This painting called “Monarch Mountain” is inspired by a hike with a friend in Atlin, B.C. (near Whitehorse) last summer. Due to this being a south facing slope in a northern latitude in June, I witnessed the most wildflowers I had ever seen in one spot. We were surrounded by colour!
While painting this image I was reminded of Caspar David Friedrich’s painting, “Wanderer Above the Sea of Fog” (see below), in which a man stands on the edge of a rocky cliff with his back to the viewer. There is a powerful feeling of independence, thoughtfulness or introspection in this painting, characteristic of the Romanticism period in Europe (1800-1850). Historians have stated, because of the fog obscuring the landscape below, that the hiker is “looking into an unknown future”. The figure plays an important role in Friedrich’s painting because it changes the image from a simply a landscape into a dramatic scene.
I think that in “Monarch Mountain” instead of the female figure looking into an “unknown future” that she is contemplating where she is now and how she got there. I think of each rock depicted in the painting as a different memory that over time takes shape and leads to the next moment – until they stack up and form a long line of experiences that lead to the present. The surrounding wildflowers symbolize growth and beauty in life that is fleeting or cyclical.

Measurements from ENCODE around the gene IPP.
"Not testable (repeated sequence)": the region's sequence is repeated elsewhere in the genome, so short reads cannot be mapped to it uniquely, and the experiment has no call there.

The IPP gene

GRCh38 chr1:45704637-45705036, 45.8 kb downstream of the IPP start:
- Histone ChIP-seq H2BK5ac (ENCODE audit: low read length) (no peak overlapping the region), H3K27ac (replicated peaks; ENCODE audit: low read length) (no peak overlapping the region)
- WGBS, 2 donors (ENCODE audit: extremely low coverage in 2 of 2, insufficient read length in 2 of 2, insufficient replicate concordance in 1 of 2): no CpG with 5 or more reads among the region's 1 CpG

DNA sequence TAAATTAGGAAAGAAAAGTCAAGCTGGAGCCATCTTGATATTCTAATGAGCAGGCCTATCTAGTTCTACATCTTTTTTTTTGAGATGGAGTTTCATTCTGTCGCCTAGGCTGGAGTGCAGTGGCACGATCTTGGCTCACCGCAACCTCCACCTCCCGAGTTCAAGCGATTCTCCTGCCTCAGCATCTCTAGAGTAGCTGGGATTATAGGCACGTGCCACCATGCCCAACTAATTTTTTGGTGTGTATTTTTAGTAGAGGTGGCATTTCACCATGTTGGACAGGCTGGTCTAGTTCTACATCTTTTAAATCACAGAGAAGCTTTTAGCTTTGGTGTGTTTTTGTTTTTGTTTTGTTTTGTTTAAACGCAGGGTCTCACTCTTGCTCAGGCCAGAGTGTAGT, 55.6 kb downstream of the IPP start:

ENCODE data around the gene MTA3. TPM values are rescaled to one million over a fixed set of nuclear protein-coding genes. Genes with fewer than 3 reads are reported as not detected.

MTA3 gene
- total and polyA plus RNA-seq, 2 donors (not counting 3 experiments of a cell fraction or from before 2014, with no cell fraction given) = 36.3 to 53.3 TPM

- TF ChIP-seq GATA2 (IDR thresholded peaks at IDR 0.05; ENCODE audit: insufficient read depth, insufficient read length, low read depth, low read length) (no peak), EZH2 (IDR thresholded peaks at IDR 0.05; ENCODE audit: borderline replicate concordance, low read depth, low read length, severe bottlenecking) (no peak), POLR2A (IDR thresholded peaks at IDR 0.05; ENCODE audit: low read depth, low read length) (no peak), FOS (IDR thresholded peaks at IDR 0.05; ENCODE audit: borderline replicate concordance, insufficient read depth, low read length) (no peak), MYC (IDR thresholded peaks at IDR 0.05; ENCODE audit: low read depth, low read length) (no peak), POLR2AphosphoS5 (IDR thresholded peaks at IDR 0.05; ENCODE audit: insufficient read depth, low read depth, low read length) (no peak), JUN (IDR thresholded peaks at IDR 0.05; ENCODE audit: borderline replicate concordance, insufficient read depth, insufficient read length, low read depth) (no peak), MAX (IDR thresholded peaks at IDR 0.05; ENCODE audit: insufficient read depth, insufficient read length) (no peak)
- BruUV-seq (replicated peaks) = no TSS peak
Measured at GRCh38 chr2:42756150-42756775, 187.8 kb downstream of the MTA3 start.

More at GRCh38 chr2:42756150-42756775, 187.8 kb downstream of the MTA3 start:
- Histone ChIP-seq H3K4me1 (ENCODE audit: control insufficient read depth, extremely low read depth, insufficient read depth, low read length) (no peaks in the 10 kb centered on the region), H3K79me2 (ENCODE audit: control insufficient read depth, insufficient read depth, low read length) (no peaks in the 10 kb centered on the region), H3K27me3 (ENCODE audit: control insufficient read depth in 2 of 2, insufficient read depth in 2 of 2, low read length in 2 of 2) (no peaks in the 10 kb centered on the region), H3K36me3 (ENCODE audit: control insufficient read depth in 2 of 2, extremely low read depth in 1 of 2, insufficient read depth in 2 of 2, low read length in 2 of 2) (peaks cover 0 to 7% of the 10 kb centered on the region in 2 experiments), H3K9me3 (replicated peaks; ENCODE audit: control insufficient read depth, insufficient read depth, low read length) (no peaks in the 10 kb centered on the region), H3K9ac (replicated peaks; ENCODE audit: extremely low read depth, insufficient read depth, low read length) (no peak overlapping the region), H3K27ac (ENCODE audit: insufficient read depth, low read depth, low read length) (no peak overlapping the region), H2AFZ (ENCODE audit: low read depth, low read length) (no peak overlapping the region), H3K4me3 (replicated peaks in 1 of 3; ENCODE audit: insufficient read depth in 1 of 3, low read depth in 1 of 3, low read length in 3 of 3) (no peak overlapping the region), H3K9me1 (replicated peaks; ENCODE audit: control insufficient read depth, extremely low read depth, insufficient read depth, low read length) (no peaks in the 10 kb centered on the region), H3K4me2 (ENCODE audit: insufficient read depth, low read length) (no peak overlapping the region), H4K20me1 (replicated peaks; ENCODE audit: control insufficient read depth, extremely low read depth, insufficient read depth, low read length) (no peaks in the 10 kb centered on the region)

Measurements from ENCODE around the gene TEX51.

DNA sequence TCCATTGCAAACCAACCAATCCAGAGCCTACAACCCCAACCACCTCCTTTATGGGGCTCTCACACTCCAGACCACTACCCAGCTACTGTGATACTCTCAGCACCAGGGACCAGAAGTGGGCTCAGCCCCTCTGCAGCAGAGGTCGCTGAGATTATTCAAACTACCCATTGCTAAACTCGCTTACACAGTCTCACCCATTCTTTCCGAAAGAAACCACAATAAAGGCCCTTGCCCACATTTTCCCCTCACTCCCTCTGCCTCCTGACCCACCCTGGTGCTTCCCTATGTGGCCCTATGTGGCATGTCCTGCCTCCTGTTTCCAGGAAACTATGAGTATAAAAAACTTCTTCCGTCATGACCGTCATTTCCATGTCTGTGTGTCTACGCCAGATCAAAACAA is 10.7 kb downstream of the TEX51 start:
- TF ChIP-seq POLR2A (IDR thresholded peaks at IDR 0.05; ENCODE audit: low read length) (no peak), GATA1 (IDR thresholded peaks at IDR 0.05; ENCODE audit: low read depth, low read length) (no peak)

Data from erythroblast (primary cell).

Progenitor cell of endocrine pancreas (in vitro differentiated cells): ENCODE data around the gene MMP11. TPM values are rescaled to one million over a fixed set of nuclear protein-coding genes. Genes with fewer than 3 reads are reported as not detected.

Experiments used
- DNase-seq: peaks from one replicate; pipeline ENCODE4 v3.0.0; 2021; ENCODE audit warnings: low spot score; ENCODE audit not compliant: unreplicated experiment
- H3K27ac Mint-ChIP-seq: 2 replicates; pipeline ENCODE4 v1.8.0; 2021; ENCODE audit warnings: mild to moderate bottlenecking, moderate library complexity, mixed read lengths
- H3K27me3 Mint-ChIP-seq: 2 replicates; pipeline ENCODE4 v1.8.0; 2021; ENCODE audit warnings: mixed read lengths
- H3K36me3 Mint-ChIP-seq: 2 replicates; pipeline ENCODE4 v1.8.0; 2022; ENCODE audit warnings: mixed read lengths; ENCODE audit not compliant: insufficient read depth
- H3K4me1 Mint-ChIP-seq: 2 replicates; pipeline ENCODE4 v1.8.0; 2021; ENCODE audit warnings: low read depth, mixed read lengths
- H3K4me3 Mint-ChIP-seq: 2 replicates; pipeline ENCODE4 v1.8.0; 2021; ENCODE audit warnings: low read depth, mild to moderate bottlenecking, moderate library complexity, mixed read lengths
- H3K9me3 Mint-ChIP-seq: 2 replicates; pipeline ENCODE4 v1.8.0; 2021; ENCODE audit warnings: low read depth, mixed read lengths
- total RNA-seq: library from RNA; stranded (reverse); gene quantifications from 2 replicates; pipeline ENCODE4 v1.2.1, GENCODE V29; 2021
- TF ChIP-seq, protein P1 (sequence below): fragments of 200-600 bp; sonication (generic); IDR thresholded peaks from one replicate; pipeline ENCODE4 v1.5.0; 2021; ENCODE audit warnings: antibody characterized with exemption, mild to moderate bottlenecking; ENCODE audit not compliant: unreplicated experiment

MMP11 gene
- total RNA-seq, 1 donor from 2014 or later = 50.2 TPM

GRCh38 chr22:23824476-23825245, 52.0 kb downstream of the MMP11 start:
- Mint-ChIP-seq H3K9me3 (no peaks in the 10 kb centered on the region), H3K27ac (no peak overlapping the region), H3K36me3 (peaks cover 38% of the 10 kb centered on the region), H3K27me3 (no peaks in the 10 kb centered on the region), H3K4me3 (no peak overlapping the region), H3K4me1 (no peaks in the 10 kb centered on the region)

We come across viewpoints in our lives – times of introspection – usually after a big life event or as we pass through the stages of getting older. These moments give us a chance to see the pains and also joys we have experienced in the past from a new and different vantage. This may give us valuable insight into our strengths and also weaknesses as we continue to step lightly, or boldly into the future.
Above: “View: Monarch Mountain”, acrylic on canvas, 36″ x 45″, 2225.00**
**see this painting at Hot Chocolates, 5th Street downtown Courtenay, Summer 2019
Below: Wanderer in a Sea of Fog, Caspar David Friedrich, 1818